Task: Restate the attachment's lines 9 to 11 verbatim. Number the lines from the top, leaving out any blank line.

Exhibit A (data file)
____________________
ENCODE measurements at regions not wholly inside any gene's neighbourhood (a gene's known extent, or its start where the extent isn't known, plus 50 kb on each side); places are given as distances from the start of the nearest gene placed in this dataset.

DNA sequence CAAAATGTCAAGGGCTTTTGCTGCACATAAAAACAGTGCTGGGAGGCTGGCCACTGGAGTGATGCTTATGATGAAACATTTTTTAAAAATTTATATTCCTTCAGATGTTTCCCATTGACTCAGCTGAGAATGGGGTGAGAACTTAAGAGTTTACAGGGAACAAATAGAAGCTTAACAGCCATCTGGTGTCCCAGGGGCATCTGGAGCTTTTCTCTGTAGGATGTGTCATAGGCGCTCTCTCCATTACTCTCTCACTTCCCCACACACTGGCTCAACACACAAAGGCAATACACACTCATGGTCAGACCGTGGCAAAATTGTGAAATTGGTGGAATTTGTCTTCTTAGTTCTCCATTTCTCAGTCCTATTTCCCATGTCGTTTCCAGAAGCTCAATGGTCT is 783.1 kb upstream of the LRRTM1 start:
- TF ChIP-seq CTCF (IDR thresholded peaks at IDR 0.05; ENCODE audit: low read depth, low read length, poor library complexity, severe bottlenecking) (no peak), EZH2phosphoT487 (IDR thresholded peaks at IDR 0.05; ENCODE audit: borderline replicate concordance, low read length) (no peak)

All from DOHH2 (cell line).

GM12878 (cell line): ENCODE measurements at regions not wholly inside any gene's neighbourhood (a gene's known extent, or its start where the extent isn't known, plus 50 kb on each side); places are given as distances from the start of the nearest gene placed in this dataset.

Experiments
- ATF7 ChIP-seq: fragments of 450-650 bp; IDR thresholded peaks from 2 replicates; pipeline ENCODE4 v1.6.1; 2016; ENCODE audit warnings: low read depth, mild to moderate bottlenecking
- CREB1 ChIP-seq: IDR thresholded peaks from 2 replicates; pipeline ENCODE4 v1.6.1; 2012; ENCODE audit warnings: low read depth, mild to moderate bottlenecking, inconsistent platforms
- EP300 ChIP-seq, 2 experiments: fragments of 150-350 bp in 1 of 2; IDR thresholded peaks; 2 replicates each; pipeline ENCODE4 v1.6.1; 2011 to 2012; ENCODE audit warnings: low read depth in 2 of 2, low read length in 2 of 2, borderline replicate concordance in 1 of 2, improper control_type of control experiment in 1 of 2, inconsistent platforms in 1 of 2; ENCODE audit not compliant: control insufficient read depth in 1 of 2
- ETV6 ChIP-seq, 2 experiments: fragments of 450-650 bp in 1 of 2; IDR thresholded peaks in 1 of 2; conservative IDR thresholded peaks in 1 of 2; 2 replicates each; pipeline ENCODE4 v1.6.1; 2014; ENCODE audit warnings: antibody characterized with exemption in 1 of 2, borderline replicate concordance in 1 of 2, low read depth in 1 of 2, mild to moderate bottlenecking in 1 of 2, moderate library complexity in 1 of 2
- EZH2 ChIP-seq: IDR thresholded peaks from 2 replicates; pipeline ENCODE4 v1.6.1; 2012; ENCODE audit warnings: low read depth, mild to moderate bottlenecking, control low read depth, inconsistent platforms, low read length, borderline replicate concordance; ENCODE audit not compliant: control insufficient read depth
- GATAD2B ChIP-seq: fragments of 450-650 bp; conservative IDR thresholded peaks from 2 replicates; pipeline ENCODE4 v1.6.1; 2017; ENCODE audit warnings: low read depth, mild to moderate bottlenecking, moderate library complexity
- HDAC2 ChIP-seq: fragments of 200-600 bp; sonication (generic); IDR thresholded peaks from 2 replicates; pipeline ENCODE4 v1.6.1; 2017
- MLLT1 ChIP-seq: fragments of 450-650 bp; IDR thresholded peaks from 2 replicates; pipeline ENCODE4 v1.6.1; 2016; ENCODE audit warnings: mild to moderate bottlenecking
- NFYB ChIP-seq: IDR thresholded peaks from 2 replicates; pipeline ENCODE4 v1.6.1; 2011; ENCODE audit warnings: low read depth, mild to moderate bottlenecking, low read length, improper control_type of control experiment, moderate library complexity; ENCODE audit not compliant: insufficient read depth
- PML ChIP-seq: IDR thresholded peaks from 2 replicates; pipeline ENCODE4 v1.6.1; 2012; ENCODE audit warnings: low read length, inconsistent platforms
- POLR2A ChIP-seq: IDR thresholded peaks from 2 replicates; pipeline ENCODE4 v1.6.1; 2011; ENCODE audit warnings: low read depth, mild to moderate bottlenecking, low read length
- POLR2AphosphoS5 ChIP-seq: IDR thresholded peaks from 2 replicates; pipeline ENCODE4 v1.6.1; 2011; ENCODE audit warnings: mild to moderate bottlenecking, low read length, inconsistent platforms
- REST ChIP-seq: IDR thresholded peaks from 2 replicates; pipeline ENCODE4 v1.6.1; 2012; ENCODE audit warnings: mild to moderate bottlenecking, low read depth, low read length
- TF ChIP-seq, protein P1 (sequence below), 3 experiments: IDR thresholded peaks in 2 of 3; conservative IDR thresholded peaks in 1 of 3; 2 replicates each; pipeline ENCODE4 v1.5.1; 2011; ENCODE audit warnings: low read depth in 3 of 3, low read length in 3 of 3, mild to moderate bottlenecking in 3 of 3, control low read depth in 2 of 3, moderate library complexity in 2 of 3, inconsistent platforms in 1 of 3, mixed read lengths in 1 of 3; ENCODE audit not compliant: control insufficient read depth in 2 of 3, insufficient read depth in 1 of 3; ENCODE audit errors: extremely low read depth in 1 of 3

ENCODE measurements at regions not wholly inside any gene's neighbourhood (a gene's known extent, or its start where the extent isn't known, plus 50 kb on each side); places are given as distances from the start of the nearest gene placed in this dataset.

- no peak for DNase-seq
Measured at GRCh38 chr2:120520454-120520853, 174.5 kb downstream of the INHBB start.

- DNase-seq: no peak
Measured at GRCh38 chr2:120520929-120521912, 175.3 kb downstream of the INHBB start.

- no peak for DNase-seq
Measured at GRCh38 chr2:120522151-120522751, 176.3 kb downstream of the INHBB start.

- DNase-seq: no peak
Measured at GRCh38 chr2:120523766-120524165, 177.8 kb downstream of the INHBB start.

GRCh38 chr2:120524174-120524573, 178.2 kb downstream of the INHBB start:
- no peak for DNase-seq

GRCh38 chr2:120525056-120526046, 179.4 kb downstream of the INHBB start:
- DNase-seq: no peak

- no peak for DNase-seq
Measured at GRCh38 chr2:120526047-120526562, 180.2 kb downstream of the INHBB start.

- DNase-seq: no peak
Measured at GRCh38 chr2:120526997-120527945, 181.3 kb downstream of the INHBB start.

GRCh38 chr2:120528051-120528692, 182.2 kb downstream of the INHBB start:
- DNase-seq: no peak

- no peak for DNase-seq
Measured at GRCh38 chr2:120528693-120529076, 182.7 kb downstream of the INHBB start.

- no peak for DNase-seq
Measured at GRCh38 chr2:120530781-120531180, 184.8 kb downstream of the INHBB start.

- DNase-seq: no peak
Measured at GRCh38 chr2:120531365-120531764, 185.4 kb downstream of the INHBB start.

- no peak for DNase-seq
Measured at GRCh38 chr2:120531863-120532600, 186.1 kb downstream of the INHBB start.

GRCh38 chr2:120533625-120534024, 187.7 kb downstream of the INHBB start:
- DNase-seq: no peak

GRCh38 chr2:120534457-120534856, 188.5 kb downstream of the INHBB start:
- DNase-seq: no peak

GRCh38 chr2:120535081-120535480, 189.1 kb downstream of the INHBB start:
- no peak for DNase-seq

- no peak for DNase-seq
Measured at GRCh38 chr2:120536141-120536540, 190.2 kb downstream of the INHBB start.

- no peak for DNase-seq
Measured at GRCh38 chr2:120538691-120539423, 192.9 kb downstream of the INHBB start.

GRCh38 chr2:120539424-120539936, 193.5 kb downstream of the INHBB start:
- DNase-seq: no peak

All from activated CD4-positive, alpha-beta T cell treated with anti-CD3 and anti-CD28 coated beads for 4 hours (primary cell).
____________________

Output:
- EP300 ChIP-seq, 2 experiments: fragments of 150-350 bp in 1 of 2; IDR thresholded peaks; 2 replicates each; pipeline ENCODE4 v1.6.1; 2011 to 2012; ENCODE audit warnings: low read depth in 2 of 2, low read length in 2 of 2, borderline replicate concordance in 1 of 2, improper control_type of control experiment in 1 of 2, inconsistent platforms in 1 of 2; ENCODE audit not compliant: control insufficient read depth in 1 of 2
- ETV6 ChIP-seq, 2 experiments: fragments of 450-650 bp in 1 of 2; IDR thresholded peaks in 1 of 2; conservative IDR thresholded peaks in 1 of 2; 2 replicates each; pipeline ENCODE4 v1.6.1; 2014; ENCODE audit warnings: antibody characterized with exemption in 1 of 2, borderline replicate concordance in 1 of 2, low read depth in 1 of 2, mild to moderate bottlenecking in 1 of 2, moderate library complexity in 1 of 2
- EZH2 ChIP-seq: IDR thresholded peaks from 2 replicates; pipeline ENCODE4 v1.6.1; 2012; ENCODE audit warnings: low read depth, mild to moderate bottlenecking, control low read depth, inconsistent platforms, low read length, borderline replicate concordance; ENCODE audit not compliant: control insufficient read depth